Let’s say you have been recognized/praised by a boss. That would boost your esteem and your desire for recognition dramatically.
But, technically that praise would matter only to you, no one else would give a shit about a few good spoken words to you. That’s why it’s self-limiting.
Level 5: Self-actualization
Maslow formulates this as: “What I can be, I must be”.
Once someone reaches this kind of level, his performance is without any limits. They will try to perform better and better, doing this circular performance tuning without ending.
So there are two inner forces that will occupy one’s capabilities to reach the max:
- Competence driven
- Achievement driven
Competence-driven is basically task-oriented, which means they will try to perfect their mastery by doing repetitive tasks to maximize their performance.
Imagine a football player trying to perfect his free kicks by kicking a ball in training over and over again. Or imagine a Dota/LoL player trying to master his Hero by playing games over and over again.
In the latter example, you can probably imagine a kid who is bored while being in a class and waiting for those endless 45 mins to pass by, while when playing his favorite Hero in some of those games, those same 45 mins pass by as if it were only 5 mins passed by.
Then we have achievement-driven people, who are a minority by the way, and have that strong need to excel and to achieve in all that they do.
The one thing that is common to competence-driven and achievement-driven people is that they test the outer limits of their abilities. They try to max out themselves to fulfill their abstract needs.
So the manager’s task is to give high goals that are reachable but not fully doable. That way an individual will stretch enough, and will fail half the time. But in the end, will come up with the results that will motivate him/herself even more.
Using this kind of goal setting we tend to achieve peak performance of each team member
Money is pretty important when motivating individuals. But, there is a big but!
The moment the individual reaches a level in which he or she expects of him/herself, meaning an individual has enough money to buy necessities that he/she needs to fulfill his inner satisfaction, the money will not matter anymore. Meaning money will not motivate me anymore, period.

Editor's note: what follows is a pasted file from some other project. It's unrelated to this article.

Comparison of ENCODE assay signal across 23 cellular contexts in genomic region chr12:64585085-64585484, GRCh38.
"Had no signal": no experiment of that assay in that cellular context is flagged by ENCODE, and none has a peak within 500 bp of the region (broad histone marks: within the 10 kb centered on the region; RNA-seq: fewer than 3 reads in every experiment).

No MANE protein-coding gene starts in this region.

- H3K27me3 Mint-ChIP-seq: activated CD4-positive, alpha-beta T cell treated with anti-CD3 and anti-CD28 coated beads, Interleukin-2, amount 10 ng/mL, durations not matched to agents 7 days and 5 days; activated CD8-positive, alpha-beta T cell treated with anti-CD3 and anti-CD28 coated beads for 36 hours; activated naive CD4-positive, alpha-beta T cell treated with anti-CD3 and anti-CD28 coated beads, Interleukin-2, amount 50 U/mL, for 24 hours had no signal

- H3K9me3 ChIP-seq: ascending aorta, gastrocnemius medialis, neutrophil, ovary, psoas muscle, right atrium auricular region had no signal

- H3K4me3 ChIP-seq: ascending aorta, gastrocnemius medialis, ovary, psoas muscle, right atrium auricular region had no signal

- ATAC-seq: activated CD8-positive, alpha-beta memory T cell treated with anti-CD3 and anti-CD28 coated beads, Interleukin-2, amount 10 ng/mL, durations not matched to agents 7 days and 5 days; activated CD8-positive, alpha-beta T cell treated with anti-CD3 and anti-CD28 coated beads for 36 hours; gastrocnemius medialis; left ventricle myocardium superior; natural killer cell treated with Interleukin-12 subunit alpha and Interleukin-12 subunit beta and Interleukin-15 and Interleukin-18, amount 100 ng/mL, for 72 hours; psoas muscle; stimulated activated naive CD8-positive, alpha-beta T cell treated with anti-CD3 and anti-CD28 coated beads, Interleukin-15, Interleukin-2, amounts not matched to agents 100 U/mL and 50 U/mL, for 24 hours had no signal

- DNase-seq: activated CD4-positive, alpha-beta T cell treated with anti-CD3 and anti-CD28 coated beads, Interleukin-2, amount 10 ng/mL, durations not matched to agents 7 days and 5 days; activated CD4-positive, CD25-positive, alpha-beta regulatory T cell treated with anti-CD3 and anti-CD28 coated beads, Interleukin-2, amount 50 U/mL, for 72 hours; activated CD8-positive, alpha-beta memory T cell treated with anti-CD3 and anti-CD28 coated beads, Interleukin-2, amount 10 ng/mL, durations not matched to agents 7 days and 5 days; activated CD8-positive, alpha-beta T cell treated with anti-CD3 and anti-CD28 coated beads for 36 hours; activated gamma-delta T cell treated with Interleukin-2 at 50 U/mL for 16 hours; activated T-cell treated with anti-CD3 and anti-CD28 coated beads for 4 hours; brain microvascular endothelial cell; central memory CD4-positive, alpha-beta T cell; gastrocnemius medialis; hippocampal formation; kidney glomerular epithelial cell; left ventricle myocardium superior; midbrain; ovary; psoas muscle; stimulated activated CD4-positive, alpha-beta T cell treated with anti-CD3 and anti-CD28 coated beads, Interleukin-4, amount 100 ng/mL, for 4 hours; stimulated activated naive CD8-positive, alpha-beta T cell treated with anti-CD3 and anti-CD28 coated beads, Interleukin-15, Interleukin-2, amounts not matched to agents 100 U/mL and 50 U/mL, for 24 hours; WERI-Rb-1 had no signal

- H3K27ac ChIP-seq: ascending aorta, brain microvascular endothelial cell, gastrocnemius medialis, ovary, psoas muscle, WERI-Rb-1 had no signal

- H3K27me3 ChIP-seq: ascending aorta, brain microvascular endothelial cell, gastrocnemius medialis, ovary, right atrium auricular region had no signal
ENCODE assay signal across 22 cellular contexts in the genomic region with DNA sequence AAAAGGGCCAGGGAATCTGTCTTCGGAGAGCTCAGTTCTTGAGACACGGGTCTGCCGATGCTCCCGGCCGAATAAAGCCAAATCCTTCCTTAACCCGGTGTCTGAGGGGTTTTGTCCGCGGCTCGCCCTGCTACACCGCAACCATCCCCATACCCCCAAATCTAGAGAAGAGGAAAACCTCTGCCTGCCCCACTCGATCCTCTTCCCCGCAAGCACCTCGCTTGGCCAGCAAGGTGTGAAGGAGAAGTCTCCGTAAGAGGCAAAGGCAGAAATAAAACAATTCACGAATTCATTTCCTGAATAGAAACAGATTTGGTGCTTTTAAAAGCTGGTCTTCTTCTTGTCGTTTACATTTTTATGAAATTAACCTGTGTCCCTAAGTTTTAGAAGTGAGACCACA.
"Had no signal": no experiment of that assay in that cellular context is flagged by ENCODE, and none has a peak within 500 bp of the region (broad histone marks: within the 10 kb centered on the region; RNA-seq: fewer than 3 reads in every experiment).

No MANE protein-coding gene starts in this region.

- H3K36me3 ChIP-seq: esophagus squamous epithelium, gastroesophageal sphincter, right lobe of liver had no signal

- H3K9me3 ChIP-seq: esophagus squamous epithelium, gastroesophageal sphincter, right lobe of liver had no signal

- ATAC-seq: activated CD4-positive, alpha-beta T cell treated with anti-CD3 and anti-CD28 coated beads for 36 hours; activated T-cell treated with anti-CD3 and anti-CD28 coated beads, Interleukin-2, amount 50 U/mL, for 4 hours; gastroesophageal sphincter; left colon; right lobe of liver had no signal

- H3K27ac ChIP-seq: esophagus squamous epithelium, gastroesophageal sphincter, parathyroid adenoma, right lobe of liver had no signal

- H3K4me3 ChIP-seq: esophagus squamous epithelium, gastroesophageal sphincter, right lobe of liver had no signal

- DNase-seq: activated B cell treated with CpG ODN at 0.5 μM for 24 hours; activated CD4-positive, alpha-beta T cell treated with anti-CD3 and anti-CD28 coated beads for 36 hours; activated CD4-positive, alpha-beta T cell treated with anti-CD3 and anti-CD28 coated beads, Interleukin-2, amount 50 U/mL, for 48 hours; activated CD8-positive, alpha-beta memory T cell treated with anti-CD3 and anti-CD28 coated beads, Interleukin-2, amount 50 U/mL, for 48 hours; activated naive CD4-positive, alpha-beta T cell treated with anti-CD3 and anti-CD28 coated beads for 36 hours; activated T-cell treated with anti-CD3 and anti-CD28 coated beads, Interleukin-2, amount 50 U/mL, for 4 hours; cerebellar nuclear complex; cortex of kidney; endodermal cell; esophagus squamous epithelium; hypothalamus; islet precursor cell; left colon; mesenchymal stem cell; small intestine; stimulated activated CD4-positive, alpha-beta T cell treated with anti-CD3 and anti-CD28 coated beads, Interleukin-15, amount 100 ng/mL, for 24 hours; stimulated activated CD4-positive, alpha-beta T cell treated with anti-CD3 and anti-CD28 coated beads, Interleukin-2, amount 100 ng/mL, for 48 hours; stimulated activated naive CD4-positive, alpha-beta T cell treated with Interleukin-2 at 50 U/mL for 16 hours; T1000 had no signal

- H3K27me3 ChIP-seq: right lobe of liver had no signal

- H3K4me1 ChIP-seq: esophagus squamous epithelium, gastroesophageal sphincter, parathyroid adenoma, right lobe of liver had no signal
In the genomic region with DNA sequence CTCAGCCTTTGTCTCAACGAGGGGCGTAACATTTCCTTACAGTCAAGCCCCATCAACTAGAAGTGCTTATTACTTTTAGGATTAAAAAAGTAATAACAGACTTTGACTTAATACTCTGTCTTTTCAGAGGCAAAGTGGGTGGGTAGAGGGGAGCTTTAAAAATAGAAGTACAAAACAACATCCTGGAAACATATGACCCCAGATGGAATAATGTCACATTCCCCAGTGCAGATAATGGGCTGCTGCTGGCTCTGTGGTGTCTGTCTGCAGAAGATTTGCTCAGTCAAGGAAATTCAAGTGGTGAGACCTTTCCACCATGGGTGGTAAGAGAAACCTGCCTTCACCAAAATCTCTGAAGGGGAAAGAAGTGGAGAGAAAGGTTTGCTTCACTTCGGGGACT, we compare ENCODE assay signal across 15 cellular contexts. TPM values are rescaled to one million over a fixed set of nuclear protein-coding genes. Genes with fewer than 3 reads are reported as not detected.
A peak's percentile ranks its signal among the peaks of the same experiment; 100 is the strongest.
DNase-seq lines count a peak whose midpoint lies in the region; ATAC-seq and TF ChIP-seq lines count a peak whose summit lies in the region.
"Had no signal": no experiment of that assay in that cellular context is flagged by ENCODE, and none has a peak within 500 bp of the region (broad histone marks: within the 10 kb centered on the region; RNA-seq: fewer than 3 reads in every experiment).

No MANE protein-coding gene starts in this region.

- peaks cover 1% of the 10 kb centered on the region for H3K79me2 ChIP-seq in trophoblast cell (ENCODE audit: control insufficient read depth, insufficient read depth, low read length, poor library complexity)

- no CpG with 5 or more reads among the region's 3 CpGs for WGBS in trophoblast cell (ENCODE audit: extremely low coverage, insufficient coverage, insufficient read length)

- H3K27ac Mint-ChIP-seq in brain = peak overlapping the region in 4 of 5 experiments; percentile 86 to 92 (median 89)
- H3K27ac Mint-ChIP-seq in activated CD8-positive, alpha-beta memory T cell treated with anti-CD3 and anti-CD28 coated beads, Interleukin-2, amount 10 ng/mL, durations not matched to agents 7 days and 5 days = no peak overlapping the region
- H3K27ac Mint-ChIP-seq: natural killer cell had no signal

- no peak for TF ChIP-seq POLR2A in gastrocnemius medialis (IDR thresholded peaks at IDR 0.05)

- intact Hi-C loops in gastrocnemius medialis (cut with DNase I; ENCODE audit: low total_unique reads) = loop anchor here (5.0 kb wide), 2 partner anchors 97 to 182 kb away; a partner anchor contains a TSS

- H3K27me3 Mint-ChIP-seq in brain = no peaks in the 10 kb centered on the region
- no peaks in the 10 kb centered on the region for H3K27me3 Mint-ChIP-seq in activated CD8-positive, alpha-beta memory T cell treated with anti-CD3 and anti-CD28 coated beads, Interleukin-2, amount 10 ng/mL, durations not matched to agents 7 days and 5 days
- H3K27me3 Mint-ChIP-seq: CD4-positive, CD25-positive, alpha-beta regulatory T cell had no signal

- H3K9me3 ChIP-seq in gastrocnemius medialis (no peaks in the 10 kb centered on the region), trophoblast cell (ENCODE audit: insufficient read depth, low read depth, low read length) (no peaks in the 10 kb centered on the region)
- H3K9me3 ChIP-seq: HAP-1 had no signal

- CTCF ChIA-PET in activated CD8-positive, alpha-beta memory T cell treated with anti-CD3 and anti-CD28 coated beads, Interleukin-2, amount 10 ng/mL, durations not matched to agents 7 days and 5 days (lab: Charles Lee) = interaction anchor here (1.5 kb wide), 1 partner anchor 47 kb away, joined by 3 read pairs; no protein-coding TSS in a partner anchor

Most of the time, more money and a steady job, provide no more motivation.
Imagine some Wall Street guy earning 20 million for the first time. The second or third time when he earns 20 mils is not driven by esteem or recognition, because he already has his lower needs fulfilled.
Money is applicable only to the first two needs in Maslow’s pyramid.
So here is where self-actualization comes into place. Now if that Wall Street guy defines money as a measure of achievement then his motivation will be limitless.
An easy way to find out at which level of Maslow’s pyramid an individual is bound would be as follows:
If a salary, which an individual receives, is important to him, he’s mostly bound to physiological and safety levels. On the other hand, if an individual is comparing what other colleagues have, he’s then bound to esteem or perhaps self-actualization.
So for any individual who is bound to the self-actualization level, some kind of measurement is needed. And here lies the catch!
If an individual is on this kind of level and has no competition, meaning it can’t grow anymore and thinks that his skills are diminishing then there is a high probability he will quit.
So, employee measurement needs to be implemented and executed regularly!
Fear as a parameter
In the first two levels of Maslow’s pyramid, individual fears i.e. loss of a job.
While in the upper two levels, fear is fear of failure.
Especially for individuals residing in a self-actualization level, the fear of not satisfying oneself is the greatest fear.
This means it can cause individuals to back off, especially if he/she is constantly worried about failure.
So what about when a team member says “I quit”?
What does it mean and how to handle valuable member of your organization who wants to leave your company?
Well, obviously if he says: “I quit!” he wants to leave. Don’t be fooled and think like it’s out of the blue.
Something has been cooking inside your team member for a longer period of time.
If you don’t pay attention, often this eureka moment:” I quit!” might seem to you all of a sudden.
But it is not!
In short, you have failed as a manager. Why?
You should have been aware of dissatisfaction which slowly but progressively has been accumulating inside your team member over-longer period of time.